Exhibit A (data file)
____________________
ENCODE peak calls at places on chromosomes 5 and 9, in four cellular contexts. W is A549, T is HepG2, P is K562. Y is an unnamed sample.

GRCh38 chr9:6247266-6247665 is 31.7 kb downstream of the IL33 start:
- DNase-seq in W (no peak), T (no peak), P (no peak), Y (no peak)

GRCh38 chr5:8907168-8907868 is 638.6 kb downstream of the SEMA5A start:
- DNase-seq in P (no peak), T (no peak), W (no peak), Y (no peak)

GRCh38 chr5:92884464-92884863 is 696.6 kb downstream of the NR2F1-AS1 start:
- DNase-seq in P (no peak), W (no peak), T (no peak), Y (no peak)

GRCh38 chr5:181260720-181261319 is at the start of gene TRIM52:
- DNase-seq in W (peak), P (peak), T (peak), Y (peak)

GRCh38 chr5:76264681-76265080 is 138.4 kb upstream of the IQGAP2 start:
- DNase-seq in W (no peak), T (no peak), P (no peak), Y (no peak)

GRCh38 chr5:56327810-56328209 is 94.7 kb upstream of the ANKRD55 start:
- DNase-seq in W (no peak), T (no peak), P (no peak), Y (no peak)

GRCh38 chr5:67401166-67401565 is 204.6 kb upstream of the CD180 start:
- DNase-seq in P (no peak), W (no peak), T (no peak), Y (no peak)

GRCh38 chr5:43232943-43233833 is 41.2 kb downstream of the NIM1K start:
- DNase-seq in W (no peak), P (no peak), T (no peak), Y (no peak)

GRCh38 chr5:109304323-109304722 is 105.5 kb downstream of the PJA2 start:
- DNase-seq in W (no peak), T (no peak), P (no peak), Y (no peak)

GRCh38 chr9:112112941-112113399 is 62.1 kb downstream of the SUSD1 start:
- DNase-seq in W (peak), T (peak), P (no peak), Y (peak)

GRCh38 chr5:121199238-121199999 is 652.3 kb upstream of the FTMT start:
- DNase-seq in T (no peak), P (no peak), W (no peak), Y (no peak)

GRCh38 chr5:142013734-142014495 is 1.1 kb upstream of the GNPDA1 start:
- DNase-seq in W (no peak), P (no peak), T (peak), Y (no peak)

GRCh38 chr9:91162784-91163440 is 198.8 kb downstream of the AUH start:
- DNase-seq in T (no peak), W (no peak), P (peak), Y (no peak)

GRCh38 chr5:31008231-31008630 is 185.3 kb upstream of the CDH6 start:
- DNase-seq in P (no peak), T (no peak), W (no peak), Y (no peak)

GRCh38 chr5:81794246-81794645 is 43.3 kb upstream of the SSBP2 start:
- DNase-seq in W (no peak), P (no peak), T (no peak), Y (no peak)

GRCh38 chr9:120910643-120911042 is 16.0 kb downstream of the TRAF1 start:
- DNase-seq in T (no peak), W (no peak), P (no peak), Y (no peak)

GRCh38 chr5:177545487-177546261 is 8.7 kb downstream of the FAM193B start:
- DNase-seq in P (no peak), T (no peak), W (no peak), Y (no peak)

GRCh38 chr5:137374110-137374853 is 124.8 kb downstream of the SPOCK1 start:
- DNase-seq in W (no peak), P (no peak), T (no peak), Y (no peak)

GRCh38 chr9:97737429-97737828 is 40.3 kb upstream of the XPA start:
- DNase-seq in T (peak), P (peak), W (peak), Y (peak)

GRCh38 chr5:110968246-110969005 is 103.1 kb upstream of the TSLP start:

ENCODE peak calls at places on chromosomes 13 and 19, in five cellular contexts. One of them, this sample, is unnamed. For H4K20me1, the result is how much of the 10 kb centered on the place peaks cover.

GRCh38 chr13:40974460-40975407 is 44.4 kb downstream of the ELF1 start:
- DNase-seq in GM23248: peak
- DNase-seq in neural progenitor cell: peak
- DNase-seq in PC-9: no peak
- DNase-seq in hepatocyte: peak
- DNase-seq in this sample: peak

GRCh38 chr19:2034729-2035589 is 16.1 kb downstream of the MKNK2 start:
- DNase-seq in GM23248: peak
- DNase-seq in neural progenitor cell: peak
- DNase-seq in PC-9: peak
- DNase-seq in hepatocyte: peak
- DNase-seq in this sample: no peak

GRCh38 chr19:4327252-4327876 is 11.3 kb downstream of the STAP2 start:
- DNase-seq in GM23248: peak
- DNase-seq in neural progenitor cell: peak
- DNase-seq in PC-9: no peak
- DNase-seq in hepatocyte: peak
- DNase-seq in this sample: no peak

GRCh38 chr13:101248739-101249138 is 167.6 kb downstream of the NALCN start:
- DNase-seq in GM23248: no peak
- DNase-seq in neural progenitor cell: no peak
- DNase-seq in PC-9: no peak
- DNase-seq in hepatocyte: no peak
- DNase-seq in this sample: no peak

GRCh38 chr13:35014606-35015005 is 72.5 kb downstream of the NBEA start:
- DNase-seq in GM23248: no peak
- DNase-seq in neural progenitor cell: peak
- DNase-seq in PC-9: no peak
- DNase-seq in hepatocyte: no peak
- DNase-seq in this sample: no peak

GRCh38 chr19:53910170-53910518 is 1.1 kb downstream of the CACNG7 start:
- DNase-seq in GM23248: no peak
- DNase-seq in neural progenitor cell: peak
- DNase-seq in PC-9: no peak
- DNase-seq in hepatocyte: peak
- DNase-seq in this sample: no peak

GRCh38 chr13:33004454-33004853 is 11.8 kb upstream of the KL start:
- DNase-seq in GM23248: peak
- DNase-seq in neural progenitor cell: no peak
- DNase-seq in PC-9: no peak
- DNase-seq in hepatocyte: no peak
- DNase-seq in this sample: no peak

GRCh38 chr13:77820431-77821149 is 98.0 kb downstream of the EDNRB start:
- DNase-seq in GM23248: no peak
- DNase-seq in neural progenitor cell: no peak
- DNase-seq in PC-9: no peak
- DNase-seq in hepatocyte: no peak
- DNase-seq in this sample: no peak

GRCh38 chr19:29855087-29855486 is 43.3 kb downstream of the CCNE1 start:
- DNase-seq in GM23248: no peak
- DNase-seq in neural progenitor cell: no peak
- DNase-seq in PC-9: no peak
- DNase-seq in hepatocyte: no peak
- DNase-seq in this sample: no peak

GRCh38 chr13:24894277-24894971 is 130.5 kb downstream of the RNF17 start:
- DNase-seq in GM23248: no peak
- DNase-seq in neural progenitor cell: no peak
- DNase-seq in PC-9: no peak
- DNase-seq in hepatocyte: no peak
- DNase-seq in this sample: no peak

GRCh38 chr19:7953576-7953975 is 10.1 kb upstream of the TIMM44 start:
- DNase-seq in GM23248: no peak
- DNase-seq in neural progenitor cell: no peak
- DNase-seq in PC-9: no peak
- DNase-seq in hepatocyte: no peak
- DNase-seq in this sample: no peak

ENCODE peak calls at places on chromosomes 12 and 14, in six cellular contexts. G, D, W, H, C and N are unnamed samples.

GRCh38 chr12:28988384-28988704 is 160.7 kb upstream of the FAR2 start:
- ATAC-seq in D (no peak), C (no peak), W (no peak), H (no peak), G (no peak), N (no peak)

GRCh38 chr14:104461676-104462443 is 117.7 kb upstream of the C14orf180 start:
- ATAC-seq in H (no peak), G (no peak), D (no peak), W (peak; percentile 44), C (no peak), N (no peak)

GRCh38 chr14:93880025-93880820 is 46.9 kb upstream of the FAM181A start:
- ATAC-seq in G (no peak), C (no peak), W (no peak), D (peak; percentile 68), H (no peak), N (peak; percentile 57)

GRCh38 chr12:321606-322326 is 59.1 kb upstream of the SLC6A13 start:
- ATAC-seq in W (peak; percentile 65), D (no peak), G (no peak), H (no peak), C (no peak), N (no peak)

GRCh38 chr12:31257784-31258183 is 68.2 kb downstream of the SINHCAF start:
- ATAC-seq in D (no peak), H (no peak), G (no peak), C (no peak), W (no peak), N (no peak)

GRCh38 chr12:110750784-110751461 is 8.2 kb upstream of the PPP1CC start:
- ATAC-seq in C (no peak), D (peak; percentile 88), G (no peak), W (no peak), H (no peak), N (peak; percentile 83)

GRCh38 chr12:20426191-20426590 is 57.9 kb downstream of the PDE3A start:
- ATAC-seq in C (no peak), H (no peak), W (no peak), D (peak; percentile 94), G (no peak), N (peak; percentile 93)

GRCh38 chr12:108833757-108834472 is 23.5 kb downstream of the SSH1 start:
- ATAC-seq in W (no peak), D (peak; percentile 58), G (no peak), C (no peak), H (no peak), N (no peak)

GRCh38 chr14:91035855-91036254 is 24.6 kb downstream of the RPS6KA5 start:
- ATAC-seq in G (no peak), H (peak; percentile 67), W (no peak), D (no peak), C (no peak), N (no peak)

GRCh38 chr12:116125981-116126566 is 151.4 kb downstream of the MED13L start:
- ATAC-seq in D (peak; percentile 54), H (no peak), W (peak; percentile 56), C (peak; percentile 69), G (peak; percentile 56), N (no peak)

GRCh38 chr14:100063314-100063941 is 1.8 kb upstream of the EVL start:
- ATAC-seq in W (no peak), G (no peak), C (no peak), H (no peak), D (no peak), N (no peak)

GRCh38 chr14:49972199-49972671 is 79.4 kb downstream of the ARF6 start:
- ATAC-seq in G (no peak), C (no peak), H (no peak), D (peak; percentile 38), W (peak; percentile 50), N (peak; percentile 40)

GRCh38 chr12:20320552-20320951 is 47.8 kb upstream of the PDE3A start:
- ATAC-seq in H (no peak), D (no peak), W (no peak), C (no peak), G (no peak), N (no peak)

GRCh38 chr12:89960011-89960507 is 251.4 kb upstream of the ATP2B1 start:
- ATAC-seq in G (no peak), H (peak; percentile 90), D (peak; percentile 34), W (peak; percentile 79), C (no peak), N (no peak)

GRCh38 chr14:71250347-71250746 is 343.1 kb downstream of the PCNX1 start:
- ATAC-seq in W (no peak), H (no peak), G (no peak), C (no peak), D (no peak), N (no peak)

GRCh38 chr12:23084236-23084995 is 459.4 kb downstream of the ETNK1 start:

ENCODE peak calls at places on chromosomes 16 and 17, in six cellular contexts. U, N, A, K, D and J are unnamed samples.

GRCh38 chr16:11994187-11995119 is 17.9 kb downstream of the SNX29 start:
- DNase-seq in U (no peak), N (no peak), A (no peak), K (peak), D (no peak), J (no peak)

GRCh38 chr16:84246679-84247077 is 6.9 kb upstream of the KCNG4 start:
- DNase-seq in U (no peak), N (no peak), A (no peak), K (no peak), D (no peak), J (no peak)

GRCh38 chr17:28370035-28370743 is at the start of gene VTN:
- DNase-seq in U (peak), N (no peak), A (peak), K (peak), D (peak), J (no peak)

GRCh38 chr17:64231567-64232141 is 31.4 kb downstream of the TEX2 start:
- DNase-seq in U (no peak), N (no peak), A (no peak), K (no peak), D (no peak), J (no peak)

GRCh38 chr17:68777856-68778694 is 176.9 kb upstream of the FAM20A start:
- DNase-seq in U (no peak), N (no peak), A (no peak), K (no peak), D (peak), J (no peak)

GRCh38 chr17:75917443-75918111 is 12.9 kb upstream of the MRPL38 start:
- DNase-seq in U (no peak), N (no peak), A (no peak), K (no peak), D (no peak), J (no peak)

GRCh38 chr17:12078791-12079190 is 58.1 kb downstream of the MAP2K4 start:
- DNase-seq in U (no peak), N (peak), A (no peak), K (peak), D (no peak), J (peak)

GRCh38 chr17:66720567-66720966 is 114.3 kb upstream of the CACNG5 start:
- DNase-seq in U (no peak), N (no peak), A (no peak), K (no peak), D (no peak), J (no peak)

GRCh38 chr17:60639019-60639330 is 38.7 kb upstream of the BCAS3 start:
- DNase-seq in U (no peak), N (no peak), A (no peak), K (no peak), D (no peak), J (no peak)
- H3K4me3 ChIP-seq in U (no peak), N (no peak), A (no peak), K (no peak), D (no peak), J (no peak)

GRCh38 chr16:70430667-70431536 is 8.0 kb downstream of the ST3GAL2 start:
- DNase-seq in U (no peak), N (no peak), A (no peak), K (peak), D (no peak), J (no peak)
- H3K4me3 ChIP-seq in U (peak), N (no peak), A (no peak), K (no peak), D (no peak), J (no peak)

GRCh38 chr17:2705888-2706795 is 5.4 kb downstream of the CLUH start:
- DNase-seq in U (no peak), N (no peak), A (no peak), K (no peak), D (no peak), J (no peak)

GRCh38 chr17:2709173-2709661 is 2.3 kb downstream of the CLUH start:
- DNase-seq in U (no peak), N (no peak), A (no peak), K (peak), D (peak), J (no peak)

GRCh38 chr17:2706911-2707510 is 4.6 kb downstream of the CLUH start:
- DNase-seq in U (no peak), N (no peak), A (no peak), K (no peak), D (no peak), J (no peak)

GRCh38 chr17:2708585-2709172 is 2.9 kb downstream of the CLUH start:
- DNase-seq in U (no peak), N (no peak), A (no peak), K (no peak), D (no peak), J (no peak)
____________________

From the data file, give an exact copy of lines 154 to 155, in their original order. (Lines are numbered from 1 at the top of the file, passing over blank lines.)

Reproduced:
- DNase-seq in U (no peak), N (peak), A (no peak), K (peak), D (no peak), J (peak)

GRCh38 chr17:66720567-66720966 is 114.3 kb upstream of the CACNG5 start: